In their new book, two professors apply pharmacology expertise to herbal supplements

July 01, 2012

By Donna Peck

Stata Norton, Ph.D., and S.J. Enna, Ph.D.
Stata Norton, Ph.D., and S.J. Enna, Ph.D.

Ginko to improve memory. St. John's Wort for depression. Valerian for insomnia.

For thousands of years, humans have used herbal supplements culled from plants to improve brain function, relieve pain, promote sleep and treat depression and anxiety. However, botanical supplements have not been subjected to the same scientific scrutiny as pharmaceutical drugs and are not required to get approval from the Food and Drug Administration.

Many people have questions about whether herbal supplements actually work — and what the potential dangers and side effects are. That's why two University of Kansas Medical Center pharmacologists have written the new book, Herbal Supplements and the Brain: Understanding Their Health Benefits and Hazards.

"It's essentially a science-based book on herbal supplements for the non-scientist," says S.J. Enna, Ph.D., a professor in the Department of Molecular and Integrative Physiology and the Department of Pharmacology, Toxicology and Therapeutics, and one of the book's co-authors.

The genesis of Herbal Supplements and the Brain began six years ago, when the book's other co-author, Stata Norton,  Ph.D., a professor emeritus of pharmacology, toxicology and therapeutics, learned that the Spencer Library at the University of Kansas had a manuscript called the Jesuatti Book of Remedies. The manuscript was a compilation of medical treatments that the friars of the Order of Saint Jerome had used to cure sick people around the 16th century. Written sometime before 1562 by Friar Giovanni Andrea from Lucca, Italy, the book is organized according to the condition for which the remedy was employed and what herbs or herbal mixtures were used to treat the disorder.

Norton, who was 83 at the time, says she was looking for a new project and decided to translate the manuscript from Renaissance Italian in to English.

"I first had to teach myself Renaissance Italian," Norton says. "Then it took me four years to translate word-for-word the more than 2,000 different plant treatments the order had used to treat illness and to care for the body."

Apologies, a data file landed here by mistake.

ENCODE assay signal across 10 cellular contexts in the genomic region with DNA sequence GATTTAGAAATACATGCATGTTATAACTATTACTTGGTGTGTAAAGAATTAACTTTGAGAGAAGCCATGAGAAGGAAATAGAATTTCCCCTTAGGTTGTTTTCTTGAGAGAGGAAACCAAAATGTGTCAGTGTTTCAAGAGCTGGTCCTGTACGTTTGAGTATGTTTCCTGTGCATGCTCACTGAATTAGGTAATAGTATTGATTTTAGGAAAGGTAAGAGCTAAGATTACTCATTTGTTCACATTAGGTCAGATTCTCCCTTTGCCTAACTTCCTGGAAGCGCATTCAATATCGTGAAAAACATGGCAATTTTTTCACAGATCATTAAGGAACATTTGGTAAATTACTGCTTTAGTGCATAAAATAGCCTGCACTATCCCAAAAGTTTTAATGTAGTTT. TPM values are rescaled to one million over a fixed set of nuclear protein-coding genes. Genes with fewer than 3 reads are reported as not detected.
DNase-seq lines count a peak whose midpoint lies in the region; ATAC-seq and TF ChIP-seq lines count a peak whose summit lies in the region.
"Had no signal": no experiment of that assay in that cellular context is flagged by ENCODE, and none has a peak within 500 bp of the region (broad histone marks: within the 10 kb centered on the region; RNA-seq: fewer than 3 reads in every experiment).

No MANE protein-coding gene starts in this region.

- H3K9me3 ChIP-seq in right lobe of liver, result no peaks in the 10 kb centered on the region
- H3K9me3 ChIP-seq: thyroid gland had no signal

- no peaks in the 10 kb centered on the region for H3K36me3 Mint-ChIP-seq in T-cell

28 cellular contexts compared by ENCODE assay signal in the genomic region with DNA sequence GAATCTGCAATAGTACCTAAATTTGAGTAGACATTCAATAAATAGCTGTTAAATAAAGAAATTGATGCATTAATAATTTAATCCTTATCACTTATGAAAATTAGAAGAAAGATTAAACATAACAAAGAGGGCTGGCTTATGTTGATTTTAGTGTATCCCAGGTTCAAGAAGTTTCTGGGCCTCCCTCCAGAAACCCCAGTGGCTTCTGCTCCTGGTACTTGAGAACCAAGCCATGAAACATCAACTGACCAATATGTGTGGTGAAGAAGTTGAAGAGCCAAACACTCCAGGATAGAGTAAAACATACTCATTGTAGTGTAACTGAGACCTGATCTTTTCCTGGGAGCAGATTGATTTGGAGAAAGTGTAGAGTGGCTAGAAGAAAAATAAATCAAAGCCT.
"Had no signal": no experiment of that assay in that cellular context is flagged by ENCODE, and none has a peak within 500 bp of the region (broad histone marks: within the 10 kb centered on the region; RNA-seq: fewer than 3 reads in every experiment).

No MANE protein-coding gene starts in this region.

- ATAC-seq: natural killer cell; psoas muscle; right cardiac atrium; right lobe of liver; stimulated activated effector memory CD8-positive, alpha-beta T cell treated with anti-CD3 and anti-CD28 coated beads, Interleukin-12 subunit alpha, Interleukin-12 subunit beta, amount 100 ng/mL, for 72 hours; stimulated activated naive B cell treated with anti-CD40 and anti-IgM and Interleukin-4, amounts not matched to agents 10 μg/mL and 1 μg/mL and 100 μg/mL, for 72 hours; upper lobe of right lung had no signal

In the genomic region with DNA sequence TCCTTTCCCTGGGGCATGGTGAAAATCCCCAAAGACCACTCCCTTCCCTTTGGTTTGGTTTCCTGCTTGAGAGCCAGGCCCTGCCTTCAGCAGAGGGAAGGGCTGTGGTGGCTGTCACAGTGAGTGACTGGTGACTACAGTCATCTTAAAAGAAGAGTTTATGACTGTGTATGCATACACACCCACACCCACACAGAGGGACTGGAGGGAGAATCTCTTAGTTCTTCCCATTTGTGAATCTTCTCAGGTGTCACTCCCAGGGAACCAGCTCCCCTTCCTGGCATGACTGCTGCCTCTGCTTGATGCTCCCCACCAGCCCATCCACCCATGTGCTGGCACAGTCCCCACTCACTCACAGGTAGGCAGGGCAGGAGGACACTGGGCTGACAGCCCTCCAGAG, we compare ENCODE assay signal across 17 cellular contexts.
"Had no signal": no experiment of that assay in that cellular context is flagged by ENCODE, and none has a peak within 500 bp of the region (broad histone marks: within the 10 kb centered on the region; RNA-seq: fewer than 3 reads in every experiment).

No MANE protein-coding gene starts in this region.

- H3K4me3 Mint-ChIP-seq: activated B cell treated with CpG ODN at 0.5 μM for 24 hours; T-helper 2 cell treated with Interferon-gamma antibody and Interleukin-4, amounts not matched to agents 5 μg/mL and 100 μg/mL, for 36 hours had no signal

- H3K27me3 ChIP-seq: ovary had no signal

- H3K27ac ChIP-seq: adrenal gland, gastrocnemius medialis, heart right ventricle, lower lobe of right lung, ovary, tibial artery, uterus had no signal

Throughout her translation project, Norton kept in touch with Enna, her KU Medical Center colleague. Their discussions about her work on the manuscript led to the idea of a book that would help educate consumers about the potential benefits and dangers of herbal remedies.

"I think many people assume because herbal supplements come from plants, they are natural and, therefore, must be safe," Norton says. "But some can have serious side effects, some are not effective and some may interact with other drugs you are taking, and we wanted to write a book that explores those issues."

Enna says he and Norton were not interested in writing an encyclopedic volume on all herbal remedies.

"The book's opening section is a history of how herbal supplements affecting the brain have been used by humans through time — and a scientific explanation of how the central nervous system can be affected by supplements," Enna says. "The second section then delves more deeply into 10 major herbal supplements — some of which many people will recognize, but a few that are less commonly known."

Among the herbal supplements the book investigates are ginkgo biloba, kava, lavender, St. John's wort, valerian, lemon balm, kudzu, daffodil, and passion flower.

Norton and Enna also devote a section to the most popular herbal supplement in the world: caffeine.

"Although most people don't think of their morning coffee as an herbal supplement that affects the brain, it definitely is," Norton says. "Caffeine is a natural substance found in coffee beans, tea leaves and cocoa nuts, among other plants."

In analyzing the possible effectiveness of the botanical supplements, Enna says it was important that he and Norton remained as objective as possible.

"Yes, we are both pharmacologists and our background is in studying more traditional drugs and medications," Enna says. "But we wanted to make it clear from the start that we had no vested interest in whether herbal supplements work or not."

For example, in the section on ginkgo, Enna and Norton discuss its various uses over the centuries. In Chinese medicine, ginkgo has been used to treat a range of maladies including migraines, chronic bronchitis and Parkinson's disease. Only in the West has ginkgo been touted as a supplement that can improve memory function. Citing previous research, Norton and Enna conclude that its usefulness for treating central nervous system disorders remains unproven and that any effects are minor, subtle or evident only in certain types of individuals.

However, in exploring whether valerian can help relieve insomnia, Enna and Norton cite the length of time valerian has been used for its central nervous system effects, laboratory studies and positive clinical results to conclude that it is a relatively safe and pharmacologically active plant extract that can be beneficial in helping some people who experience sleep problems.

Overall, Norton and Enna agree there is strong evidence that some herbal supplements can benefit some people — and equally strong evidence that others have little or no effect. The important thing is that consumers make informed decisions about which supplements they take — or whether they take them at all.

"People who use herbal remedies tend to be well-educated and are interested in getting as much information as possible about what goes into their bodies," the authors say. "We hope the book provides them with just that."

Last modified: Jul 12, 2012